The Pakistani community in America is generally regarded as economically successful. Many Pakistani-Americans have managed to increase their wealth and now own their own businesses, including restaurants, grocery, clothing and appliance stores, newspaper booths, and travel agencies. Every year Pakistani-American doctors (more than 15,000 doctors of Pakistani descent are practicing medicine in America) exhibit their wealth by organising mega-events and fundraisers. They give till it hurts: according to Adil Najam, author of the book Portrait of a Giving Community: Philanthropy by the Pakistani-American Diaspora, in the year 2002 the Pakistani community gave nearly $1 billion in charity.

But by and large, the Pakistani community in the US remains disorganised, and the economic clout and credentials of many Pakistani-Americans have contributed little towards converting them into a united body willing to safeguard the interests of their motherland. They are deeply concerned about Pakistan and very vocal in their views. But for one reason or another, their well-intentioned efforts don’t translate into a good deal of influence over American policy makers, nor do they manage to give common Americans a new and positive perspective on Pakistan. Wealthy Pakistanis do randomly organise fundraisers for their American politician friends, but cannot match the networking of Indian entrepreneurs and well-off Indian-Americans.

Living far from the motherland, some Pakistani-Americans have fallen victim to disillusionment. At a recent reception, hosted by a Pakistani-American doctor, a heated debate erupted. A small group was bitterly criticising politicians and proposing “a permanent military rule in Pakistan until things get better.” The other group, looking rather apologetic, was putting up a feeble defense in favour of the much-maligned politicians.

During the last round of Strategic Dialogue between Pakistan and the United States, held in Washington DC, a visiting Pakistani minister had to confront several tough questions from the community. At a dinner reception, the host had to rescue the minister when he was facing the ire of some angry Pakistani-American doctors.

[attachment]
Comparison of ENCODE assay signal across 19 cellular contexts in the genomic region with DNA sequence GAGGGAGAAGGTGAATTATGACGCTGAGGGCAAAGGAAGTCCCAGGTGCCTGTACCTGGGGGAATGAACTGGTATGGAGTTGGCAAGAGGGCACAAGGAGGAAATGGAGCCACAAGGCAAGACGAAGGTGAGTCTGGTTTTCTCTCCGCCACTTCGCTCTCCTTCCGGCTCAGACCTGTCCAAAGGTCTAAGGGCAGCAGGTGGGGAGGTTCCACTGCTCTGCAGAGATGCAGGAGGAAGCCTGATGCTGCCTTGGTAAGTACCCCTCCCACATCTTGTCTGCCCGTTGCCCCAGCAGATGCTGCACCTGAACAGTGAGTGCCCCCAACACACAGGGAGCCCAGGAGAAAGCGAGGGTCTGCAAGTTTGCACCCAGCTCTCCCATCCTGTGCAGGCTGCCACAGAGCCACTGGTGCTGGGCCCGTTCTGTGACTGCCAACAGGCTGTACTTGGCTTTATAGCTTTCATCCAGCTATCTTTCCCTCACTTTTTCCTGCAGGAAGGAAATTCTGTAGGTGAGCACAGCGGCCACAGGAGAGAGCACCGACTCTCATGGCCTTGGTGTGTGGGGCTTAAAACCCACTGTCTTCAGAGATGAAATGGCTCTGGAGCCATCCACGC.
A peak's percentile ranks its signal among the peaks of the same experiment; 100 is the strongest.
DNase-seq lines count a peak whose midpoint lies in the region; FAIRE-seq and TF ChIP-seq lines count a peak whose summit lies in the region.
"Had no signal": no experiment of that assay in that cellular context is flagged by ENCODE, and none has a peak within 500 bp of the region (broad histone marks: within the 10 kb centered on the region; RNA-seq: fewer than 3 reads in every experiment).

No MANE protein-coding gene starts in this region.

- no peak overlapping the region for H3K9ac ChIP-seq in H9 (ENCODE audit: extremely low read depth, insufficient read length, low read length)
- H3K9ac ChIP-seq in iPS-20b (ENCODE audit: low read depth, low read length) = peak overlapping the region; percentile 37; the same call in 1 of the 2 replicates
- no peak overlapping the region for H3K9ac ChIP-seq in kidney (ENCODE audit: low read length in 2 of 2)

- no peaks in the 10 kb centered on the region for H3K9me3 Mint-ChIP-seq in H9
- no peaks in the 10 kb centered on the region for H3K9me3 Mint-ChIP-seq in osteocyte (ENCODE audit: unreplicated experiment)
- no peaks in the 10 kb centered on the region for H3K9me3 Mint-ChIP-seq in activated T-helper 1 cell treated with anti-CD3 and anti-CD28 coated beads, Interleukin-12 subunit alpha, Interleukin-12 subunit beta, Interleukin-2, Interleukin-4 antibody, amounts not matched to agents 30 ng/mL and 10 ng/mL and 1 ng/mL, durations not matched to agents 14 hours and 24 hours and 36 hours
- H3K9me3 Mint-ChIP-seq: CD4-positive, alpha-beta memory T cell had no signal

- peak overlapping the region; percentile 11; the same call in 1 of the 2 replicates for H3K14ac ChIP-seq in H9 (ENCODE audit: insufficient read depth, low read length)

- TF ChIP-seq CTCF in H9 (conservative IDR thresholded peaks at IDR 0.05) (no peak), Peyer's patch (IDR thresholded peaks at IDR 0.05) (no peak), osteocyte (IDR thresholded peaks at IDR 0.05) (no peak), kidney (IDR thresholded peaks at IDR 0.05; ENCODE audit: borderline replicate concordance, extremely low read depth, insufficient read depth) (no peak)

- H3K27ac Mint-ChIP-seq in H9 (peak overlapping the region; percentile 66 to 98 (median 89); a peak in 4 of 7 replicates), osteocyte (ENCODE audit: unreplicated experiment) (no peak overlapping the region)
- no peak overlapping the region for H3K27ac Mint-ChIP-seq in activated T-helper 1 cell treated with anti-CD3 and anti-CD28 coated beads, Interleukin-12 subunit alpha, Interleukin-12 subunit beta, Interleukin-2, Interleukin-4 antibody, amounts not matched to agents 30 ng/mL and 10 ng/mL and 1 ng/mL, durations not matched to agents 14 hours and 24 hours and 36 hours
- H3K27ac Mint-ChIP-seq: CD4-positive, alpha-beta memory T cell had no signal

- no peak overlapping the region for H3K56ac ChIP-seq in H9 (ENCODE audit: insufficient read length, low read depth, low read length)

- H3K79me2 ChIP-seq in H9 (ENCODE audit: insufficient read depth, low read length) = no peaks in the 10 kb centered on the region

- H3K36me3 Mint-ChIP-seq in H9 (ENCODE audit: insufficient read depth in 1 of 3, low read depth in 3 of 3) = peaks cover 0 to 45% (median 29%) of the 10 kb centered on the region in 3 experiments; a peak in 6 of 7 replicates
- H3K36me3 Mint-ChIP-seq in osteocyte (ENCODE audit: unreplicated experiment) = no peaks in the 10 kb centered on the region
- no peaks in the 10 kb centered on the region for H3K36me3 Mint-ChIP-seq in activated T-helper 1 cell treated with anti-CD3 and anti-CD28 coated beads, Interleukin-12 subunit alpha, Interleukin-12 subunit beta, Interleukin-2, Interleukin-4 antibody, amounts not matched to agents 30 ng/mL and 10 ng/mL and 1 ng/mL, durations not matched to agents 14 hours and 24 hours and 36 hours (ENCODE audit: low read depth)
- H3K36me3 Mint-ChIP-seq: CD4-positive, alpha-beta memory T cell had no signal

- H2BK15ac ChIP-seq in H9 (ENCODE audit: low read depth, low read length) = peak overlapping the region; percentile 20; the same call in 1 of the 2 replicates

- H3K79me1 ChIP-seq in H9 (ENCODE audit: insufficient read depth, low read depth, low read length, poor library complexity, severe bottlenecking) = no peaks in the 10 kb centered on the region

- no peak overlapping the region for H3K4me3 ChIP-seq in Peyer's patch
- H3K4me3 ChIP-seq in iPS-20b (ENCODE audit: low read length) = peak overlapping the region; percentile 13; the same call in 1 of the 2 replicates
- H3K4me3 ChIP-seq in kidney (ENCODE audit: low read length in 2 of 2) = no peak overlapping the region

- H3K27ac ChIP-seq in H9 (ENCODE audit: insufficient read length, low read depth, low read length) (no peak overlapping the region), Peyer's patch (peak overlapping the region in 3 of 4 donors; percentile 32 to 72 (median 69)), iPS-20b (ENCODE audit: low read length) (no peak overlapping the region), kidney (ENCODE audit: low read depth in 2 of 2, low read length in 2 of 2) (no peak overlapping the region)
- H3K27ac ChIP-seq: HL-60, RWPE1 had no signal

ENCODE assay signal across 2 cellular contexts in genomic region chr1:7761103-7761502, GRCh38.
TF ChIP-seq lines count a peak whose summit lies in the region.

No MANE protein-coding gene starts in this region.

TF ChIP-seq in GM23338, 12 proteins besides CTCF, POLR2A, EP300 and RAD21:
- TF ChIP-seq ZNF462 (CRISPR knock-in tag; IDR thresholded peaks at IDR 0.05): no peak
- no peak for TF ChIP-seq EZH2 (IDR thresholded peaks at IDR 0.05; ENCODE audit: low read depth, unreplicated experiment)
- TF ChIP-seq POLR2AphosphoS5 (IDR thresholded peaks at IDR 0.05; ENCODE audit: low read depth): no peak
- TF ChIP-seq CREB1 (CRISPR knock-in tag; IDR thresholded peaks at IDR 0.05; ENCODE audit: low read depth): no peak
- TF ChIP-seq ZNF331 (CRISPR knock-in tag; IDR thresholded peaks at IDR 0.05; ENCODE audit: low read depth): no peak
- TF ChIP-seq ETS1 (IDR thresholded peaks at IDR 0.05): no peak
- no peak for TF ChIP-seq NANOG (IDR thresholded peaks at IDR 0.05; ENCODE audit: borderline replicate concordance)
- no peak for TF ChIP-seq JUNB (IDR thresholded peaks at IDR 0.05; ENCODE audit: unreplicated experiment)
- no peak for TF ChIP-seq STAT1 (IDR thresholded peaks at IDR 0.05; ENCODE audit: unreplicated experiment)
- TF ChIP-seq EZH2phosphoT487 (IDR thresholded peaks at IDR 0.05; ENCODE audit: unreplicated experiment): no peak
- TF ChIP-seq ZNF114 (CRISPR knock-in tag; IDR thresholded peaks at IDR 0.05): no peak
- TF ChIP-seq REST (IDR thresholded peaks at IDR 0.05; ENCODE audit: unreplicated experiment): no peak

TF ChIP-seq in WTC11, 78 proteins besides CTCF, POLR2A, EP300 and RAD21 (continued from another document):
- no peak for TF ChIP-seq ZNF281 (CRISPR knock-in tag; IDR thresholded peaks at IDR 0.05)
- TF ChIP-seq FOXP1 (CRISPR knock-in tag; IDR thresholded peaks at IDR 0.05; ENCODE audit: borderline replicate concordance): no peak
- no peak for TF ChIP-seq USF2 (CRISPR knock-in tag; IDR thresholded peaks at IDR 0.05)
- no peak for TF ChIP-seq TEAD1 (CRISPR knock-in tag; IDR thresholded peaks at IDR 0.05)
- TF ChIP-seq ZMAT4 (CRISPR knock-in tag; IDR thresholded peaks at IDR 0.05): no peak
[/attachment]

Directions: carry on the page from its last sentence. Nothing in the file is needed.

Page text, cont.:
Pakistani journalists and scholars have their own interpretation of the situation. According to their more or less similar analyses, the Pakistani community remains mired in trivial internal disputes instead of thinking or behaving like representatives of a country. They often cite the example of the lobbying success of the Jewish community and its unparalleled power in America.

According to one estimate, the population of Muslims will match the population of Jews in the Unites States by 2030. Would they have as strong an influence on American policy as the Jewish-Americans do? It’s doubtful. Power and influence isn’t a numbers game and in contrast to the relative unity of the Jewish and Indian communities, the Muslim and Pakistani communities remain divided and parochial in their outlooks.

Davis to be Tried on Espionage, Terror Charges




Davis to be Tried on Espionage, Terror Charges

Pakistan’s military is considering trying CIA operative Raymond Davis, arrested in Lahore last month after killing two Pakistani citizens, under the Army Act of 1952 for charges ranging from espionage to masterminding assassinations and terror attacks on Pakistani soil.

A senior intelligence official, speaking to PKKH on condition of anonymity, confirmed that there was ‘mountains of evidence’ of CIA support to the banned Tehreek-e-Taliban Pakistan as well as plans to strike at Qudsia Mosque in Lahore in a bid to assasinate Jama’at-ud-Dawa chief Hafiz Saeed.

‘Murder charges should be the least of his worries now. We have mountains of evidence of covert support to banned outfits including the TTP. Davis has been a vital link between the CIA and the TTP, but by no means the only link.

We believe there are many other CIA under-cover operatives in Pakistan at this point in time, including the three that escaped in the other vehicle after the shooting incident in Lahore’, the official added.